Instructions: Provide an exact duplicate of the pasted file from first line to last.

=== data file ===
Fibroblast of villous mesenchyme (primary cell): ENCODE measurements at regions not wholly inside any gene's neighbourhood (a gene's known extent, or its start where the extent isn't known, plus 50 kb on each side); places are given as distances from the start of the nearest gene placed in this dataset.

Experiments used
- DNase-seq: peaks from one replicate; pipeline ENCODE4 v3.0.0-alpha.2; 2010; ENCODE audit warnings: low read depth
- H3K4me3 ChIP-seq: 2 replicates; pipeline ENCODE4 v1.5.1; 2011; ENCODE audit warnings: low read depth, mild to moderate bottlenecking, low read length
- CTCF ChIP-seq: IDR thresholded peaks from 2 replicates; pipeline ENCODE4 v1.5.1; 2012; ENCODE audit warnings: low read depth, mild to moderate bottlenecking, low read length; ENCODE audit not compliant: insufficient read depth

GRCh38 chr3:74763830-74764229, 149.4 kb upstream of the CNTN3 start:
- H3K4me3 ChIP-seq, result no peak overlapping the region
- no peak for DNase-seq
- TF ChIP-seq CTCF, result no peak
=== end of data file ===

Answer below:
Fibroblast of villous mesenchyme (primary cell): ENCODE measurements at regions not wholly inside any gene's neighbourhood (a gene's known extent, or its start where the extent isn't known, plus 50 kb on each side); places are given as distances from the start of the nearest gene placed in this dataset.

Experiments used
- DNase-seq: peaks from one replicate; pipeline ENCODE4 v3.0.0-alpha.2; 2010; ENCODE audit warnings: low read depth
- H3K4me3 ChIP-seq: 2 replicates; pipeline ENCODE4 v1.5.1; 2011; ENCODE audit warnings: low read depth, mild to moderate bottlenecking, low read length
- CTCF ChIP-seq: IDR thresholded peaks from 2 replicates; pipeline ENCODE4 v1.5.1; 2012; ENCODE audit warnings: low read depth, mild to moderate bottlenecking, low read length; ENCODE audit not compliant: insufficient read depth

GRCh38 chr3:74763830-74764229, 149.4 kb upstream of the CNTN3 start:
- H3K4me3 ChIP-seq, result no peak overlapping the region
- no peak for DNase-seq
- TF ChIP-seq CTCF, result no peak